Monday, 19 December 2016

piano bar

HEAD DOODLING BACK

From 3 years ago (and thanks so much for the many comments posted back then) ... at the end of a grueling Christmas shop-a-thon I suggested to my son, Michael that we had earned a trip to the piano bar at the Five Sails Bar and Lounge in the Pan Pacific Hotel in Vancouver,  Lovely!

I'm taking a bit of a break (as is Poets United) and I will be back in the early days of 2017.  Happy Holidays, to all!

 
the grand hotel's cool elegance
lit by the sultry candle glow
in smoky piano notes:  ‘s wonderful.

and for the price
of one rum swizzle
or, if you’re feeling poor:  a beer,

anybody, off the street,
can buy the feeling:
that something 
too marvelous for words
is near.

as if, at any moment,
Cary Grant might just . . .
appear.

for we're all in the mood for a melody  
caught in snatches of poetic verse,
interspersed with such witty banter
you would think, we'd all rehearsed.

in the posh and dazzle
of that place
a trace  

of something in the air . . .

words and laughter
- je ne sais quoi -
I don't know:  but it is there.

couples love each other more,
entranced in lyrics like: 
the way you look tonight -
for fear . . .

that any moment
the clouds
they dance upon,
will fall to earth and, disappear. 

till then - and then the music ends -
to sad, scattered, shocked applause.
the last gulp, but . . . 
did you ever . . . what a swell party it was. 

notes:
'S Wonderful by George and Ira Gershwin was first introduced in the Broadway musical Funny Face in 1927. 

Too Marvelous for Words was written in 1937 by Johnny Mercer and Richard Whiting.  It was featured in the 1937 film Ready, Willing and Able before it became the love theme in the 1947 film noir Dark Passage as the love theme that finally reunites Lauren Bacall and Humphrey Bogart.  

Well we're all in the mood for a melody, from the 1973 song Piano Man by Billy Joel. 

Something in the air from the song “I’ve grown accustomed to her face” written by Alan Jay Lerner and Frederick Loewe for the 1956 musical My Fair Lady.

The way you look tonight by Jerome Kern and Dorothy Fields as first sung by Fred Astaire in the 1936 film Swing Time.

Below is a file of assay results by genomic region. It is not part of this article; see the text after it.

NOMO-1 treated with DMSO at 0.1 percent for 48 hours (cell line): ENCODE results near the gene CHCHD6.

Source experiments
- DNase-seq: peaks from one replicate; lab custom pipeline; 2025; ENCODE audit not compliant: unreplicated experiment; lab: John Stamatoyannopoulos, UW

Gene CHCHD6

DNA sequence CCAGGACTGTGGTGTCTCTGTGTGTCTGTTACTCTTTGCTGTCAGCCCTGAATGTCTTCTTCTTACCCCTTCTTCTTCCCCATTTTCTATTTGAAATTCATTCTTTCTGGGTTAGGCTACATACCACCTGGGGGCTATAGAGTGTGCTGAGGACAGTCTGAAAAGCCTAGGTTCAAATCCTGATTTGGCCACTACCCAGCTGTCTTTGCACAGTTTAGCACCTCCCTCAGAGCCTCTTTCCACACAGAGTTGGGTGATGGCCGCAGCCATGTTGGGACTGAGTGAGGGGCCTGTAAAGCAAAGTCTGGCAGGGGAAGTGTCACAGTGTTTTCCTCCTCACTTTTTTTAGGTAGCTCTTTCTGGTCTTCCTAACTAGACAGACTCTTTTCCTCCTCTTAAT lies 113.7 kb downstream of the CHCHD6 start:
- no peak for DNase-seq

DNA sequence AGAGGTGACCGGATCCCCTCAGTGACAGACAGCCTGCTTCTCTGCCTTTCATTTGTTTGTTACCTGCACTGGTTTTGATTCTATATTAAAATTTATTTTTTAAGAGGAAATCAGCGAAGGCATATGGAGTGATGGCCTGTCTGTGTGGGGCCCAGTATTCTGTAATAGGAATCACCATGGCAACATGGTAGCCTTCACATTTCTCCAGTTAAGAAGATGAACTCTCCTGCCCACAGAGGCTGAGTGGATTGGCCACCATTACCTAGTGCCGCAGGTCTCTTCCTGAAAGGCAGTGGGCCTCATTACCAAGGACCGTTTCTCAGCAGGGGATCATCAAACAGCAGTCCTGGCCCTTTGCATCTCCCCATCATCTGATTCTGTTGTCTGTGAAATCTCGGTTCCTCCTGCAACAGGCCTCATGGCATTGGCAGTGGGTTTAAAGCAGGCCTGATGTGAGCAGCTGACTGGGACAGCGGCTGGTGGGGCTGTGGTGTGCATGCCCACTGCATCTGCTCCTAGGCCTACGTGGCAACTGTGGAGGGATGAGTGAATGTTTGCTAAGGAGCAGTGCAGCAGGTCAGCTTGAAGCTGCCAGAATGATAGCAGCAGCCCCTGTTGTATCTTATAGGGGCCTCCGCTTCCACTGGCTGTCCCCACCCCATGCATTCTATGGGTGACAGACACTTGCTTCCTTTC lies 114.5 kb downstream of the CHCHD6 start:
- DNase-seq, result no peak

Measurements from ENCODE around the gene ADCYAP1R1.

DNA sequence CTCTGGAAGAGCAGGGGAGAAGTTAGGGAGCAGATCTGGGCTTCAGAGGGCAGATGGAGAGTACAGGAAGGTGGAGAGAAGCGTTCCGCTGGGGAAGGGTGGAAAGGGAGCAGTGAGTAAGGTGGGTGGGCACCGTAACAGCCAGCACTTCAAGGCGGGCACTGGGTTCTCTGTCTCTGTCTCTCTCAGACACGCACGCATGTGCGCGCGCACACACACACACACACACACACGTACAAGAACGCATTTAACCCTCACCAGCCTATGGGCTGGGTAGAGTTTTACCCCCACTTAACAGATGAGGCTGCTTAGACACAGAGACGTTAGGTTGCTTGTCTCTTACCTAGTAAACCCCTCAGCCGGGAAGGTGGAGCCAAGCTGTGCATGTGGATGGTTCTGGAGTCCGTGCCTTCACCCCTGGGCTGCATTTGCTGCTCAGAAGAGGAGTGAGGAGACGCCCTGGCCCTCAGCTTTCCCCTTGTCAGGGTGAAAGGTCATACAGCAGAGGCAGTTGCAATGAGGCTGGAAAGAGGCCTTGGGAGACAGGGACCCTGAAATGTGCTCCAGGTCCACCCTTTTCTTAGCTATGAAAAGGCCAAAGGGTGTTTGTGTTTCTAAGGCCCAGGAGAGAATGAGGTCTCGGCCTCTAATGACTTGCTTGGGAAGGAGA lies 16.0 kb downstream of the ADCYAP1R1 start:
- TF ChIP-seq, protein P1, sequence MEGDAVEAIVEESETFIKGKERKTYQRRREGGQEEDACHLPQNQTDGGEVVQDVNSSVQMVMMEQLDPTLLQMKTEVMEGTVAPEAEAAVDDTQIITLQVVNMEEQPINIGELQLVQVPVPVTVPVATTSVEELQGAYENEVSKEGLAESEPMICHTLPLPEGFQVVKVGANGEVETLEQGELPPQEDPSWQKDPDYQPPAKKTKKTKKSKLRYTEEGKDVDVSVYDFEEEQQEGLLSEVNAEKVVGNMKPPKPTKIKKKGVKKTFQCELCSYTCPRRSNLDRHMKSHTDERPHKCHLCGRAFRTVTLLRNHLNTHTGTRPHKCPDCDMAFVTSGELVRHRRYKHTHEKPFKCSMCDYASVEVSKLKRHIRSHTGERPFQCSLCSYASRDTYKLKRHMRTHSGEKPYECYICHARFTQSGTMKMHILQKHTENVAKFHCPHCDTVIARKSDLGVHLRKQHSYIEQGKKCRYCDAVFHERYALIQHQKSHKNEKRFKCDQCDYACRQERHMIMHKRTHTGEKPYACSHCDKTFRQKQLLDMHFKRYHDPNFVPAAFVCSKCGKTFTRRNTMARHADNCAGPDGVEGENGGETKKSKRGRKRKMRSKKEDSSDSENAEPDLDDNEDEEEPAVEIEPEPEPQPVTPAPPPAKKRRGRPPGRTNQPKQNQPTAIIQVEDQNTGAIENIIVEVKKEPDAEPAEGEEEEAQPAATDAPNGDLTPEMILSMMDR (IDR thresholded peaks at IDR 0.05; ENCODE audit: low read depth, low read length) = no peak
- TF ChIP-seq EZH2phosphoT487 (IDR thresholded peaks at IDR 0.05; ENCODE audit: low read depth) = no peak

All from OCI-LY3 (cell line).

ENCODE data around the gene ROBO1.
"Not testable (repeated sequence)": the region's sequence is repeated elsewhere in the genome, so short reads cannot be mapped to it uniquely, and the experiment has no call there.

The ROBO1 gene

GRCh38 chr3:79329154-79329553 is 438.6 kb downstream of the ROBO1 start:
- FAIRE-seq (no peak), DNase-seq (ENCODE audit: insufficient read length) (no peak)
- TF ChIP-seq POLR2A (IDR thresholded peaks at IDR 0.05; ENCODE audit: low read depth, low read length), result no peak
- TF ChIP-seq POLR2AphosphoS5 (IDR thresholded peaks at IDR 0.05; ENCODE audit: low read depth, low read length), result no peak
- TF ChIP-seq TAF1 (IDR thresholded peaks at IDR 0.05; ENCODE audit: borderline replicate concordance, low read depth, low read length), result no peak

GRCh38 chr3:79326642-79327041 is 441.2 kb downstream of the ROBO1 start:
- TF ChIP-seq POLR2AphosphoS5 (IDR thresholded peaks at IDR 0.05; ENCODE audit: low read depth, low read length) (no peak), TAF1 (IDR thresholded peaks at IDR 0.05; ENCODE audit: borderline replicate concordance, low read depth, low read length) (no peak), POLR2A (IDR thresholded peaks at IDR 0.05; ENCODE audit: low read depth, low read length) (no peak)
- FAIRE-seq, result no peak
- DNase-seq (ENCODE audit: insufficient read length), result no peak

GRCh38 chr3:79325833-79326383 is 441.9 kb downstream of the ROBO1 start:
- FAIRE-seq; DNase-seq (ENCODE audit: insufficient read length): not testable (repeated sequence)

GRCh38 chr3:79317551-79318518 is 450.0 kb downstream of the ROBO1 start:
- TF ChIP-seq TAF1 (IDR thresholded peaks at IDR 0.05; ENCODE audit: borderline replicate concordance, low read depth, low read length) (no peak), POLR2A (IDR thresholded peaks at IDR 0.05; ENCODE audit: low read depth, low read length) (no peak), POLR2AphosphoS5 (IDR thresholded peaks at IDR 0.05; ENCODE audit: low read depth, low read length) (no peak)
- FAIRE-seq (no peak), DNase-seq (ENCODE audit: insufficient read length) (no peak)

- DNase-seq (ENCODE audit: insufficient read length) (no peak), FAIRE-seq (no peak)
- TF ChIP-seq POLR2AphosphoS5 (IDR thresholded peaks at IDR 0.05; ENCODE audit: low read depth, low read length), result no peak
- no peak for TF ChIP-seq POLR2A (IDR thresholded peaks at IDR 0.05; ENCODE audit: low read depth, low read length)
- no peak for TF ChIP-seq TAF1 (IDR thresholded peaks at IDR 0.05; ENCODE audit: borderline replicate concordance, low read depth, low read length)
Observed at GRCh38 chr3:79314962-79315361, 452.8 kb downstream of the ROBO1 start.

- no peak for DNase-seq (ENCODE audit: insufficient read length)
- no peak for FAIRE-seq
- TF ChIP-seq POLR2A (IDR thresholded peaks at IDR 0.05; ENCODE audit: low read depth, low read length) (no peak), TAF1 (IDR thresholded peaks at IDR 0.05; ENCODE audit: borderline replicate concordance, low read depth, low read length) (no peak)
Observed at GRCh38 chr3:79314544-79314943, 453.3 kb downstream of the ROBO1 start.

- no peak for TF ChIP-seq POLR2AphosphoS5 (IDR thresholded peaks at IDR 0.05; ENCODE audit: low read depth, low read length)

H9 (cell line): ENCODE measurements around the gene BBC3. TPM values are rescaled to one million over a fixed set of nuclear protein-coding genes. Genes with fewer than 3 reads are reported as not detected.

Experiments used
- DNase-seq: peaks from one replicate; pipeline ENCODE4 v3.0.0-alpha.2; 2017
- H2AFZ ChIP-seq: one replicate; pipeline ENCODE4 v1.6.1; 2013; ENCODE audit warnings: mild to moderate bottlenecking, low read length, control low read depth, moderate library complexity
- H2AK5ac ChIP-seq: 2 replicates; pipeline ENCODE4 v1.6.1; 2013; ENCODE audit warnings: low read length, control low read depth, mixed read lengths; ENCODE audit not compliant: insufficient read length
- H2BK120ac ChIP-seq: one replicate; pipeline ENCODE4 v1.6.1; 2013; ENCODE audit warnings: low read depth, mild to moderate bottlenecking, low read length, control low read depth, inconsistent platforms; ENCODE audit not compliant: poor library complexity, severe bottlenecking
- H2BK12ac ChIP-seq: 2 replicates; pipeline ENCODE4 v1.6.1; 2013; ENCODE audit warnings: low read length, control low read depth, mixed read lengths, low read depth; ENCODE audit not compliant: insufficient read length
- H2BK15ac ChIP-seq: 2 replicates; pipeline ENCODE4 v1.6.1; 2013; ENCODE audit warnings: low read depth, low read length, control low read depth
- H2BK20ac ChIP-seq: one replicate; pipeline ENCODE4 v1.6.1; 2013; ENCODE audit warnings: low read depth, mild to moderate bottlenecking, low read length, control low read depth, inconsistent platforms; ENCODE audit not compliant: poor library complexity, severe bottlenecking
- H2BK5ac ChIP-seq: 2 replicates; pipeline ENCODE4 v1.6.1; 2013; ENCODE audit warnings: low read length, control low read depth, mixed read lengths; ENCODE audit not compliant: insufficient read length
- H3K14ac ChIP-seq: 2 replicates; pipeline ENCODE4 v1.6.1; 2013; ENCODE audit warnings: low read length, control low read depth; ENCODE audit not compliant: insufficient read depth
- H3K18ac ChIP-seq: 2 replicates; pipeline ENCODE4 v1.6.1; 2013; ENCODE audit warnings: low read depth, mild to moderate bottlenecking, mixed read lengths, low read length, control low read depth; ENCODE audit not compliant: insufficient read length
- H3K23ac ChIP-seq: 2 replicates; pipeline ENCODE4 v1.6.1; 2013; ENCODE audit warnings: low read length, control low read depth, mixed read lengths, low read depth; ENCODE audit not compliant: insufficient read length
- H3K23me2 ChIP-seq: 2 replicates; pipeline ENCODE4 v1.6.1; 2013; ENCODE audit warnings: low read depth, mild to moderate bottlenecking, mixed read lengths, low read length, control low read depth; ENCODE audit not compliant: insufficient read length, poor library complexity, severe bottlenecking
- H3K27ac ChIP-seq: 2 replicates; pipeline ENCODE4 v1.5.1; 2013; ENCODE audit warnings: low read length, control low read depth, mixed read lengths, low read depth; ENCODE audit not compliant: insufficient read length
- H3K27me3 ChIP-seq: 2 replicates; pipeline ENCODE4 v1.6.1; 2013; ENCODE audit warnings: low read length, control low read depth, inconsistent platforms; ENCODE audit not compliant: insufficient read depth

Till Then was written by Sol Marcus, Eddie Seiler and Guy Wood, and was first recorded by the Mills Brothers in 1963. 

Well did you ever . . . What a Swell Party (this is) by Cole Porter is from the 1956 movie High Society – sung by Bing Crosby and Frank Sinatra.

Photo:  the picture is from the Five Sails Bar and Lounge in the Pan Pacific Hotel in Vancouver – beautiful ocean views from the windows and a lovely piano bar.  I have fond memories of some great piano bars in Ottawa from long ago days when I worked for the public service, in that City. Occasionally, the girls in the office would treat ourselves to one piano bar cocktail on the odd payday.  It is an enchanting (though expensive – hence the one drink limit) treat.
 
 © 2013 Wendy Bourke 

8 comments:

  1. Yes. That is them. Captured in your words

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  2. I have never been in there but yes, how very cool to borrow the setting of the rich and famous, if only for an hour.....smiles.

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  3. I believe I remember this poem!

    Have a great holiday season, and we'll see you again soon.

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  4. till then - and then the music ends -
    to sad, scattered, shocked applause.
    the last gulp, but . . .

    Enjoy it all for as long as it would last. Nothing like having likes of Cary Grant to liven it up!

    Hank

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  5. I feel like I'm sitting in that piano bar with my son Sheldon Douglas, I'm sure we'd be chatting with you and Michael as if it were yesterday:)

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    1. Golly – what a surprise! How wonderful to hear from you, Susan. It certainly has been many years since we worked together, as advocates to get services for students geared to their specific needs. I think that being raised in a spirit of concern and activism fosters – in children – the notion that people can make a difference. All our kids are committed to various “giving” initiatives – Michael loving his job as a case manager for a west coast community resource center. All the best to you and your family.

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  6. I feel like I would like to be in that piano bar... actually the song-titles brought be back to a concert (more being seated) listening to Diana Krall.. there is such warmth in music like that.

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  7. I was listening and marvelling to the lyrics weaving with your poems ~

    Thanks for the lovely poem Wendy ~ Cheers for 2017!!!

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